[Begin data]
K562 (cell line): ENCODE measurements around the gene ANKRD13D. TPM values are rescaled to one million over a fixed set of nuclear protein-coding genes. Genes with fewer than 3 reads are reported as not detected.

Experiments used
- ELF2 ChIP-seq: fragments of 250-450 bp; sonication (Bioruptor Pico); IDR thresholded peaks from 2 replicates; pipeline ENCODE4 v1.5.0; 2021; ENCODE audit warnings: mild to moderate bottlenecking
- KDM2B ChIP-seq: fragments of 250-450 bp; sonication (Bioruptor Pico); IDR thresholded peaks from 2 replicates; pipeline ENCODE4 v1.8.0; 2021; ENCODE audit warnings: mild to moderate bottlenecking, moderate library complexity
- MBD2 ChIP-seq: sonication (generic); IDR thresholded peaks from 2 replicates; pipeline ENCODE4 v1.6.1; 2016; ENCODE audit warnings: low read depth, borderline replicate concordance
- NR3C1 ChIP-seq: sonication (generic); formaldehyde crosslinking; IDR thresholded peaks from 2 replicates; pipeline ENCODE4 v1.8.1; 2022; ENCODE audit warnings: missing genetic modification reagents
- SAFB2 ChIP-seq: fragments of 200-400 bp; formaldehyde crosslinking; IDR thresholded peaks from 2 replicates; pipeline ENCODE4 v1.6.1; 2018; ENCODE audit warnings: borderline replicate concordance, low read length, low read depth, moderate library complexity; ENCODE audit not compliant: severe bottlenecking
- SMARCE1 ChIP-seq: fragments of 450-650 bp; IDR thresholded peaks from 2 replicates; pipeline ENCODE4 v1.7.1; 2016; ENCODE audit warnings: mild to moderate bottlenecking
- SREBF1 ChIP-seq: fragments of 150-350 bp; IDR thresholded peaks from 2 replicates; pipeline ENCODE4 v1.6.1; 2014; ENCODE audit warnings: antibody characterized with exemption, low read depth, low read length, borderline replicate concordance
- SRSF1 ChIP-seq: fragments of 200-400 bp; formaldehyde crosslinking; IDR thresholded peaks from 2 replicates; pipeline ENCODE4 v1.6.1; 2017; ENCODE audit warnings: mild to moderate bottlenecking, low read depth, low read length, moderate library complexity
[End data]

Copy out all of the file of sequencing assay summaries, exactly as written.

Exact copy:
K562 (cell line): ENCODE measurements around the gene ANKRD13D. TPM values are rescaled to one million over a fixed set of nuclear protein-coding genes. Genes with fewer than 3 reads are reported as not detected.

Experiments used
- ELF2 ChIP-seq: fragments of 250-450 bp; sonication (Bioruptor Pico); IDR thresholded peaks from 2 replicates; pipeline ENCODE4 v1.5.0; 2021; ENCODE audit warnings: mild to moderate bottlenecking
- KDM2B ChIP-seq: fragments of 250-450 bp; sonication (Bioruptor Pico); IDR thresholded peaks from 2 replicates; pipeline ENCODE4 v1.8.0; 2021; ENCODE audit warnings: mild to moderate bottlenecking, moderate library complexity
- MBD2 ChIP-seq: sonication (generic); IDR thresholded peaks from 2 replicates; pipeline ENCODE4 v1.6.1; 2016; ENCODE audit warnings: low read depth, borderline replicate concordance
- NR3C1 ChIP-seq: sonication (generic); formaldehyde crosslinking; IDR thresholded peaks from 2 replicates; pipeline ENCODE4 v1.8.1; 2022; ENCODE audit warnings: missing genetic modification reagents
- SAFB2 ChIP-seq: fragments of 200-400 bp; formaldehyde crosslinking; IDR thresholded peaks from 2 replicates; pipeline ENCODE4 v1.6.1; 2018; ENCODE audit warnings: borderline replicate concordance, low read length, low read depth, moderate library complexity; ENCODE audit not compliant: severe bottlenecking
- SMARCE1 ChIP-seq: fragments of 450-650 bp; IDR thresholded peaks from 2 replicates; pipeline ENCODE4 v1.7.1; 2016; ENCODE audit warnings: mild to moderate bottlenecking
- SREBF1 ChIP-seq: fragments of 150-350 bp; IDR thresholded peaks from 2 replicates; pipeline ENCODE4 v1.6.1; 2014; ENCODE audit warnings: antibody characterized with exemption, low read depth, low read length, borderline replicate concordance
- SRSF1 ChIP-seq: fragments of 200-400 bp; formaldehyde crosslinking; IDR thresholded peaks from 2 replicates; pipeline ENCODE4 v1.6.1; 2017; ENCODE audit warnings: mild to moderate bottlenecking, low read depth, low read length, moderate library complexity